William Bracey Snr died in 1922 and the family business passed into the hands of his son William Jnr. who owned almost half the 261 acres on Heigham Holmes. The land was used for summering a herd of about 90 dairy cows from May until September and for grazing heifers which stayed on the island throughout the year. In July 1937, however, the “Martham Estate including Martham Holmes dairy farm and wild fowling estate was put up for sale by auction, held in the Royal Hotel, Norwich. The sales catalogue said: “The property is approached by means of the floating bridge at Martham Ferry and a roadway that leads to the centre of the Island, where, on high ground with sandy subsoil, are erected the farm buildings consisting of a Cottage or Shooting Box, Milking sheds for 100 cows, cow yard, barn with well, pump, petrol engine and storage tank, boiler for steriliser, two dairies and 10 loose boxes. The Grazing Lands are most conveniently grouped around the premises and provide varying types of pasture. From the Sportsman’s standpoint, its isolated position and proximity to noted wild fowl resorts (Hickling Broad and Horsey Mere) render it a very attractive occupation.” Some of the lots, including Martham House and Heigham Holmes, however failed to attract a buyer and the Braceys presence in Martham continued.
After William Bracey’s death the family’s herd of dairy cattle seems to have been disbanded whilst the range of buildings was considerably extended by the construction of large sheds including a cowshed and a dairy, designed to modern standards and adjacent to the older buildings. Shortly after their completion, the Braceys‘ holdings on Heigham Holmes were once again advertised for sale on 20th June 1953 as: “Heigham Holmes – A valuable marshland dairy holding with splendid modern dairy premises and 173 acres, approached by a well metalled tar macadam road from Martham Ferry“. The sale, by auction, was managed by Savills the Estate Agents. The auctioneers were RC Knight & Sons of Norwich. The auction catalogue is described in some detail: “The magnificent farm premises situated in the centre of the holding and include: A range of nine timber and corrugated iron loose boxes; the modern T.T. (Tuberculosis Tested) cow house for 103, of brick and corrugated asbestos roof construction with steel roof trusses; centre gangways, and concrete standings, with sterilizing room and cooling room, calf boxes; barn and bullock shed and yard. Mains electricity is connected by an underground cable passing under Lots 7 and 8. Water supply is from a deep bore by an automatic electric pump in the tower above the cooling room, to a storage tank and thence by gravity. The land lies well in a ring fence and includes about 35 acres of sound arable land, about 9 acres of carr, and the remainder sound well-drained grazing marshes, the whole extending to about 173 acres, 1 rood, 1 perch.” This time there was a buyer.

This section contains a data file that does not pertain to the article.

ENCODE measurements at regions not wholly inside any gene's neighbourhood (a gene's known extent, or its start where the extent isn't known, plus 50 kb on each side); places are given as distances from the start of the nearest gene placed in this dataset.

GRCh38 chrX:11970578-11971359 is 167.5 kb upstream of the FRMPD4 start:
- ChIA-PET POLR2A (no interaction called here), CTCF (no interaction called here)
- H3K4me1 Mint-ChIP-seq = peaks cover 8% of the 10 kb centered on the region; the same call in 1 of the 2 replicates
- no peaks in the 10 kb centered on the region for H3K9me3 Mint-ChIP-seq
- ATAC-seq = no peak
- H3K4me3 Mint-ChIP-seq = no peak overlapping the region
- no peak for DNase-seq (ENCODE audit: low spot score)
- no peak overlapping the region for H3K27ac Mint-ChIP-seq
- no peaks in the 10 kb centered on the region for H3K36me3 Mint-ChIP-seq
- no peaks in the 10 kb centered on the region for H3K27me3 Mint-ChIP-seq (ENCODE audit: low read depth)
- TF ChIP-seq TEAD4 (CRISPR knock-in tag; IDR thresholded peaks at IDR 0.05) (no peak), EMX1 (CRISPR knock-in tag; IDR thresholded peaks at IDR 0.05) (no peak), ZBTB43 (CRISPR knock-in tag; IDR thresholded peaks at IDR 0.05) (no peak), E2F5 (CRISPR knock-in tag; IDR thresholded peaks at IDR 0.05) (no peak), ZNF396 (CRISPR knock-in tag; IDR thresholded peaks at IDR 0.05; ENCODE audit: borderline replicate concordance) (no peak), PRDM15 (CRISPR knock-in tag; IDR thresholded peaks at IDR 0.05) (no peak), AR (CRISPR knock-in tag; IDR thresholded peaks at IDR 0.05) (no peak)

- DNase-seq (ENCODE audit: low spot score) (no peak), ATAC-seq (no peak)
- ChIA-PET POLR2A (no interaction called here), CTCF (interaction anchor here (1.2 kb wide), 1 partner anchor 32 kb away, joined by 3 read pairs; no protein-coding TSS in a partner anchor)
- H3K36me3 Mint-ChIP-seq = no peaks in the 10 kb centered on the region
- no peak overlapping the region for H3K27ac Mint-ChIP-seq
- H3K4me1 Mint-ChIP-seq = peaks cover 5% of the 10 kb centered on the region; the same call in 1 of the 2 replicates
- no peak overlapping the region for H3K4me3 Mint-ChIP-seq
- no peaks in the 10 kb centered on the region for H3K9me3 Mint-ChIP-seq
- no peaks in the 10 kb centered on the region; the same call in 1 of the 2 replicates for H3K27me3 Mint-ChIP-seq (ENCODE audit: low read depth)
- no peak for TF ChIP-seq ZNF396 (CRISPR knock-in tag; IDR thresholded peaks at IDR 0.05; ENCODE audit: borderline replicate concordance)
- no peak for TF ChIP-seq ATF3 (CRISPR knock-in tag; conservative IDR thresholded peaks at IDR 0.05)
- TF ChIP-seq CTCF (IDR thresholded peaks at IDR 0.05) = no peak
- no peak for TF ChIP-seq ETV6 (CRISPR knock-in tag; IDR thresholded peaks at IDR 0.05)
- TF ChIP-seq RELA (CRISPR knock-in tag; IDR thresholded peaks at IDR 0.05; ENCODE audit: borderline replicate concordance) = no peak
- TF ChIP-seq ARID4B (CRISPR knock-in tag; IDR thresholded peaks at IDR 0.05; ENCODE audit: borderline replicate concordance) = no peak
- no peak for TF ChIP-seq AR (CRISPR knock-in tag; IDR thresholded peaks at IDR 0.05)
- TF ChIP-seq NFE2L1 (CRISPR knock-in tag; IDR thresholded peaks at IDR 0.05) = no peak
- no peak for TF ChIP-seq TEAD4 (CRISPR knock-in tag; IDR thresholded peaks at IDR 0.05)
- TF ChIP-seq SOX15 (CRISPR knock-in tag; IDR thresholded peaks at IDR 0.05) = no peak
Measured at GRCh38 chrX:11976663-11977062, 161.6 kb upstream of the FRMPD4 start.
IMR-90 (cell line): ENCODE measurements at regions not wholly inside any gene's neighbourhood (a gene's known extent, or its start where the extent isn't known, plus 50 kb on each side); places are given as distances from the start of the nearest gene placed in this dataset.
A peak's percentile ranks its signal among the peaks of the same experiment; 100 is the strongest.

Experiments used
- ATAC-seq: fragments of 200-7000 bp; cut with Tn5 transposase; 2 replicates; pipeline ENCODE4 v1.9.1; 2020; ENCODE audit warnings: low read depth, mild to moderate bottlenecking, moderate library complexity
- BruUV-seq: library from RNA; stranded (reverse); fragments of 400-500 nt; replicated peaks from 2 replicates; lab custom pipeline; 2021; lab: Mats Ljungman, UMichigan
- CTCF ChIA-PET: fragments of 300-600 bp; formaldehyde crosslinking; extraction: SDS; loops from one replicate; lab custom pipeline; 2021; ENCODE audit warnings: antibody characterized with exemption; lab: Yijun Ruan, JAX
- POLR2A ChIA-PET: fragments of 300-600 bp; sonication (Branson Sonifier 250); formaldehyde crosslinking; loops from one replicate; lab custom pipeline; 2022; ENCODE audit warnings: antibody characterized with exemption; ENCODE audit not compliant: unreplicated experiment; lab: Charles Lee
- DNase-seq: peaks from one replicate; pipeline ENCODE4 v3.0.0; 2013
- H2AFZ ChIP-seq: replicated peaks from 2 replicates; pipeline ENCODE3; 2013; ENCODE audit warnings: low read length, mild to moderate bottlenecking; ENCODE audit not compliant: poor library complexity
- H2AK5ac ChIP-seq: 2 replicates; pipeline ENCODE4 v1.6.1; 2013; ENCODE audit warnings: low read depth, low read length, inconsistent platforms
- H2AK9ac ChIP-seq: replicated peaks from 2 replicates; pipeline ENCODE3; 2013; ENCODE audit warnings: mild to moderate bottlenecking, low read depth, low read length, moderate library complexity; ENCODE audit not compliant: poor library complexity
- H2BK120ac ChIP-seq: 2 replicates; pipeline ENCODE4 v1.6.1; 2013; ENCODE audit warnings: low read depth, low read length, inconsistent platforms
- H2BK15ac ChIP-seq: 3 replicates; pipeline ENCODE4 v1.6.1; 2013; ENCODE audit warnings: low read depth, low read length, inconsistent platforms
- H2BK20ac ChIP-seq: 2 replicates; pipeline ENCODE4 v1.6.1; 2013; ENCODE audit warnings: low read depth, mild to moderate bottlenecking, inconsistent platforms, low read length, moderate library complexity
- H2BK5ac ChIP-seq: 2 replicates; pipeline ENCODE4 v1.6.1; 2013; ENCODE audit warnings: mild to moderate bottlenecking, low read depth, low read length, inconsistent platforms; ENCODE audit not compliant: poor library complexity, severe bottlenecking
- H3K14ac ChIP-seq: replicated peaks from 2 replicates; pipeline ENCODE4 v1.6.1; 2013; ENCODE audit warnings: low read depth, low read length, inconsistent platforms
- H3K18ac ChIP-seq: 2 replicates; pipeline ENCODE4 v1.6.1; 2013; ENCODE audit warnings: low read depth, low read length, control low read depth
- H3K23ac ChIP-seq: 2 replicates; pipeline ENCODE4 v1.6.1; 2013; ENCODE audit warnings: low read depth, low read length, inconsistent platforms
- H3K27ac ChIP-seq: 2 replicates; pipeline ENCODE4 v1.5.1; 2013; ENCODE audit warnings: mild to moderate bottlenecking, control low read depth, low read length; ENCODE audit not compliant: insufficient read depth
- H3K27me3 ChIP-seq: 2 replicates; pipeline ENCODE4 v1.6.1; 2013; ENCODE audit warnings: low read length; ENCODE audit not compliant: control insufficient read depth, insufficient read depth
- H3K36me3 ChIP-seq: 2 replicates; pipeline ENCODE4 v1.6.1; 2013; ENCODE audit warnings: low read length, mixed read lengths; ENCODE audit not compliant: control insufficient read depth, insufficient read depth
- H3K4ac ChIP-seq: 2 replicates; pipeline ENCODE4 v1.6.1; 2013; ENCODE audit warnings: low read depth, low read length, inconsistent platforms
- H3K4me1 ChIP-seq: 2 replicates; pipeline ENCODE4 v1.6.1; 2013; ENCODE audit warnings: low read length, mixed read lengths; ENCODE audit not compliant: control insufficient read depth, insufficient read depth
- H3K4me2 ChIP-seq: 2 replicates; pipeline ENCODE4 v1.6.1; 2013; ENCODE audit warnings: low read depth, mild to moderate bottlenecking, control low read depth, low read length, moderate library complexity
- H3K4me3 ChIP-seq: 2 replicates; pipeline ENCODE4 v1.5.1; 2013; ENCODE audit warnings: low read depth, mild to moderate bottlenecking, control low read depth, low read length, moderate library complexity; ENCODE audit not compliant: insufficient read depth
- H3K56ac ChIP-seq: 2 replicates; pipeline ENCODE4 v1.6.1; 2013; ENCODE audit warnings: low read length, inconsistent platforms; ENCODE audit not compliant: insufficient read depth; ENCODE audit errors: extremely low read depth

William Alston of Park Farm, Wymondham, purchased three of the lots: Martham House, Church Farm and Heigham Holmes – the latter with the intention of summering his herd of Friesian dairy cattle on the island. The cows were milked twice daily in the dairy until some time during the 1960s when this practice was discontinued and the building became redundant. Only heifers were from then on taken onto the island, and as some of the pastures were turned into arable and used for growing corn, a number of farm horses were stabled in part of the barn. Over the years, William Alston acquired all the land on the island and on his death the property passed to a relative, who today is one of the National Trust’s two tenant farmers. The farm buildings are also still standing and apart from the dairy building, which has since lost its top storey due to structural damage, they remain unchanged. Until recently some of the sheds were used for storage and others for housing cattle during the winter months. The National Trust currently maintains the complex as an historic record of past land use.
The area under conservation is now some 470 to 500 acres. Grazing is not allowed during the winter and there are other conservation restrictions. Under the present conditions grazing normally has to stop by 1st November each year. There are 37 different marshes on the island, ranging in size from 2 to 35 acres. The whole island is now all grass and has to be grazed whereas in the 1980’s two of the largest meadows were used for growing wheat.